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UltraRank JS-Sniffer Campaigns Stole Card Data From Hundreds of Sites

August 28, 2020

Group-IB released its analytical report “UltraRank: the unexpected twist of a JS sniffer triple threat.” In the report, experts provide evidence linking three campaigns with the use of various JavaScript-sniffer families — an instrument used by cybercriminals to steal text bank card data — previously attributed by cybersecurity researchers to various Magecart groups, to the same hacker group. This group was dubbed UltraRank by Group-IB. In the context of UltraRank, the report exemplifies the JS sniffers’ transformation from a minor online threat into a complex one supported by organized cybercrime. In just five years, the group compromised nearly 700 websites and 13 third-party suppliers in Europe, Asia, North and Latin Americas and designed its own model to monetize the stolen text data of bank cards — through the card shop ValidCC, whose revenue exceeded $5,000 per day.

Victor Okorokov, Group-IB Threat Intelligence analyst said, "To effectively counteract the JS-sniffer threat, online merchants need to keep their software updated, carry out regular cybersecurity assessments and audits of their websites and not hesitate to seek assistance from cybersecurity specialists whenever needed."

Cybercrime prodigy
In less than a year and a half, the number of JS sniffer families more than doubled: today, Group-IB Threat Intelligence analysts see at least 96 JS sniffer families, while in March 2019, when Group-IB released its first research into this threat, the figure stood at 38. The continuous monitoring of underground forums and card shops, thorough analysis of the maximum possible number of existing JS sniffer samples, as well as the search for new website infections enabled Group-IB experts to take on a new stage of research, i.e. to attribute attacks involving JS sniffers to a particular group.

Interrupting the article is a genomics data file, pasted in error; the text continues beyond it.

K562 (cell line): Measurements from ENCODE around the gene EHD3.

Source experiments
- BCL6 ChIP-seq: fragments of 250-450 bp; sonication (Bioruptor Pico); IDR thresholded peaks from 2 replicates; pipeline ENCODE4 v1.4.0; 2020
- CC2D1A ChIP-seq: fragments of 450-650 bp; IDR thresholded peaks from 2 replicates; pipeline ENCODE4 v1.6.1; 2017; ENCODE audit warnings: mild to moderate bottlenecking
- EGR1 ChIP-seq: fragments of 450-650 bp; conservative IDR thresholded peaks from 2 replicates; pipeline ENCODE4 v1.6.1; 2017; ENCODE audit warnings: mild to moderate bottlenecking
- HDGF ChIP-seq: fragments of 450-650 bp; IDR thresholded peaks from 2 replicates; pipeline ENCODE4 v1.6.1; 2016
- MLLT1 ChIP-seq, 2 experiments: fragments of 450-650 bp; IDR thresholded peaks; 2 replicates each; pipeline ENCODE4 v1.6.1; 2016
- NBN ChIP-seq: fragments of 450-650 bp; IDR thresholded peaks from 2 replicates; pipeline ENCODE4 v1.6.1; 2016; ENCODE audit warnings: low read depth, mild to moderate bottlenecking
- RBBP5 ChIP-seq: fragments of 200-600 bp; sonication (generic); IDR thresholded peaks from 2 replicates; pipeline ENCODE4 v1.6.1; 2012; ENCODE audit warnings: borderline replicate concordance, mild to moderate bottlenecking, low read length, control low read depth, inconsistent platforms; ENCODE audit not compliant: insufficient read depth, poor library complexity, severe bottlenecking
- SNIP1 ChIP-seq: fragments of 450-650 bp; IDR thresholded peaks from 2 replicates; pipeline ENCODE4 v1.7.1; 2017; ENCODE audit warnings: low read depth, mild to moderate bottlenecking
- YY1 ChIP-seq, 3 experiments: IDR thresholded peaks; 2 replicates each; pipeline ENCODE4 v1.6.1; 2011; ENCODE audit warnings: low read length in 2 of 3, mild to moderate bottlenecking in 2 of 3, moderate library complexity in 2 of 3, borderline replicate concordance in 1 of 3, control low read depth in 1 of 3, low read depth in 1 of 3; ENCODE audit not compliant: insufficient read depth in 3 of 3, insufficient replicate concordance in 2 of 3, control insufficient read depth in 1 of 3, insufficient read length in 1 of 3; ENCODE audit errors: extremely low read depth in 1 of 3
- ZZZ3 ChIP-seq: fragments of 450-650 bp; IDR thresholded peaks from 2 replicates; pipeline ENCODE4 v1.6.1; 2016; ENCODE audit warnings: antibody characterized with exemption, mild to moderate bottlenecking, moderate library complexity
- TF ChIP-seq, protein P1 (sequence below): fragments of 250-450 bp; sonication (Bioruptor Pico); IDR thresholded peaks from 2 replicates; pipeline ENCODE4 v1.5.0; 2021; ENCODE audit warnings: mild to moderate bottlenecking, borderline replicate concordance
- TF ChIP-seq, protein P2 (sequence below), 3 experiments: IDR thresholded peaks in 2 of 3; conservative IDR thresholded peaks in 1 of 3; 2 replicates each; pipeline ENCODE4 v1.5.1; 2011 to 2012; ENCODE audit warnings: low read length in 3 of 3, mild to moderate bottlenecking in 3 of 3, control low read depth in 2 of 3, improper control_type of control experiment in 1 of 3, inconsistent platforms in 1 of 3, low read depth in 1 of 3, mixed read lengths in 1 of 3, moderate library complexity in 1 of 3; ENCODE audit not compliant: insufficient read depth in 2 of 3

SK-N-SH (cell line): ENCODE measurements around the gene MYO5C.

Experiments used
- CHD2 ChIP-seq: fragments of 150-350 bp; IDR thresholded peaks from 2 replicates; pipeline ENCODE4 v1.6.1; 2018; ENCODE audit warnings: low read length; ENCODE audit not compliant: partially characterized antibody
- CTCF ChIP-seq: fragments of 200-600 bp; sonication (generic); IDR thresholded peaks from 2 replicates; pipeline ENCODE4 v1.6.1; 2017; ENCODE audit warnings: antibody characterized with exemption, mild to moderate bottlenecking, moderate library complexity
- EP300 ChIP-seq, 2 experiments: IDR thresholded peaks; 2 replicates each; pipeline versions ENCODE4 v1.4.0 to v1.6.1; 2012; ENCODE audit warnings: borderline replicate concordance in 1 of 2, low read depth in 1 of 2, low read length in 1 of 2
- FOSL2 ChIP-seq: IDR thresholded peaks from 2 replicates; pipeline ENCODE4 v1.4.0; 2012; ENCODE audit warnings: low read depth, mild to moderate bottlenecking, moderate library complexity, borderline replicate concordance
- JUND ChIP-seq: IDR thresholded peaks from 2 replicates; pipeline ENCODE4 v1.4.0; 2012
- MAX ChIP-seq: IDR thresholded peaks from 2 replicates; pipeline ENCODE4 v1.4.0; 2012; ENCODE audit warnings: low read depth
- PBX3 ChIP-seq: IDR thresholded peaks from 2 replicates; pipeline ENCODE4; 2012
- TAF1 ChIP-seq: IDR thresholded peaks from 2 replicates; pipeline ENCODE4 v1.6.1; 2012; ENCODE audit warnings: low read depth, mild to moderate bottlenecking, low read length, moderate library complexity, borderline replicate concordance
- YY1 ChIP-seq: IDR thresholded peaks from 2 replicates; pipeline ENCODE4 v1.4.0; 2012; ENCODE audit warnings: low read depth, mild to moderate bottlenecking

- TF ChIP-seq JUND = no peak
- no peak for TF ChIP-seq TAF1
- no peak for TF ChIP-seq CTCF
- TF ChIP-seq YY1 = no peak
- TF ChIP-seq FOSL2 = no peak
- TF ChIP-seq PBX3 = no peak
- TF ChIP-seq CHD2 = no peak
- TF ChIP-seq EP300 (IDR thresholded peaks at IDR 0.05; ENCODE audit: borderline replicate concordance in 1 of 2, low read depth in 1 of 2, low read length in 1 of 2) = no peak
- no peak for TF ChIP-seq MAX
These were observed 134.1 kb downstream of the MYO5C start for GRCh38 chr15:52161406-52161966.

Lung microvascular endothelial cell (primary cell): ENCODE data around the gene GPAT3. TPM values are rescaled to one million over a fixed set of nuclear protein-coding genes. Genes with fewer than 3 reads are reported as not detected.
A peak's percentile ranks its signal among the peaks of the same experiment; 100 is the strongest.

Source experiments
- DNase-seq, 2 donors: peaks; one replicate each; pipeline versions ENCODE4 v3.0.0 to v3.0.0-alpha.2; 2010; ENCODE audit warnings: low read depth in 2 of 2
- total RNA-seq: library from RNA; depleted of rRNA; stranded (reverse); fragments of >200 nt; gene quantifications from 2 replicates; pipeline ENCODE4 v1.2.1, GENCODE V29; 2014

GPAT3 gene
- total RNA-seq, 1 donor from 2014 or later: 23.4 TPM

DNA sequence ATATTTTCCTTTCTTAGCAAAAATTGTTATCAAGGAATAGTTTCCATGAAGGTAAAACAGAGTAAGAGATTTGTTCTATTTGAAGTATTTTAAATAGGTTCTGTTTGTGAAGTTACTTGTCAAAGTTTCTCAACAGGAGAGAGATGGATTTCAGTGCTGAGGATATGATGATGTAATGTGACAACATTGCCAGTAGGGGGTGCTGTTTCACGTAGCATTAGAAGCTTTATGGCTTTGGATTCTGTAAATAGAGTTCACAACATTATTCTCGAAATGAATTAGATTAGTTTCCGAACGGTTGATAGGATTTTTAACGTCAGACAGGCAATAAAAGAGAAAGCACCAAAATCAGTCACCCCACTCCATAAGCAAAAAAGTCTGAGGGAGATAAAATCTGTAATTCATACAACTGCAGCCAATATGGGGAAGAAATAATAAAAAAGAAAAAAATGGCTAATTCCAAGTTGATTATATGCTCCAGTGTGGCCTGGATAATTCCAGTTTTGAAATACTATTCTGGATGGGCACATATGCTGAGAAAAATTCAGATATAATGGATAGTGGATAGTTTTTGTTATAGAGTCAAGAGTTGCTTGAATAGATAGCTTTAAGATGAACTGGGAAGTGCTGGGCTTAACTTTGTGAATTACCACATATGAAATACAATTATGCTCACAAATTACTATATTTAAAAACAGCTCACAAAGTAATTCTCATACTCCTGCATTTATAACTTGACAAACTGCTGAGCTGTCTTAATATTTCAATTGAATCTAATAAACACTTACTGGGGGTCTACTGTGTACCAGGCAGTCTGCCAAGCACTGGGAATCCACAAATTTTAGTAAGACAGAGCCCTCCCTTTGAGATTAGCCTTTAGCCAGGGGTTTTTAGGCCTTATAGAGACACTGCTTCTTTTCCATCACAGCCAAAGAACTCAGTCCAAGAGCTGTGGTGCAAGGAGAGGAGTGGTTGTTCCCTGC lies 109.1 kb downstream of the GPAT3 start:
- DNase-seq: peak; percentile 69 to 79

In February 2020, Group-IB Threat Intelligence experts discovered that the US marketing company The Brandit Agency, which created project websites for its clients running content management system (CMS) Magento, was compromised. As a result, at least five websites created by the marketing agency for its clients were infected with JS-sniffers. The malware was downloaded from the host toplevelstatic[.]com. This very website was used to load the malicious script on the website of the largest manufacturer and distributor of cash handling products in North America, Block & Company.

First clue
The abovementioned attacks served as a starting point of Group-IB’s research, which resulted in the discovery of the attackers’ infrastructure that turned out to be linked to several earlier attacks involving JS sniffers. The company’s proprietary analytics systems and a unique array of data (including samples), enabled Group-IB experts to establish connections between these incidents and already known attacks, attributed by cybersecurity researchers to three different groups, namely Group 2, Group 5 and Group 12.

What was perceived as separate episodes, turned out to be three campaigns conducted by the threat actor UltraRank; they were named by Group-IB based on the classification that researchers use today — Campaign 2, Campaign 5 and Campaign 12. The earliest of them, Campaign 2, dates back to 2015, while Campaign 12 continues to this very day.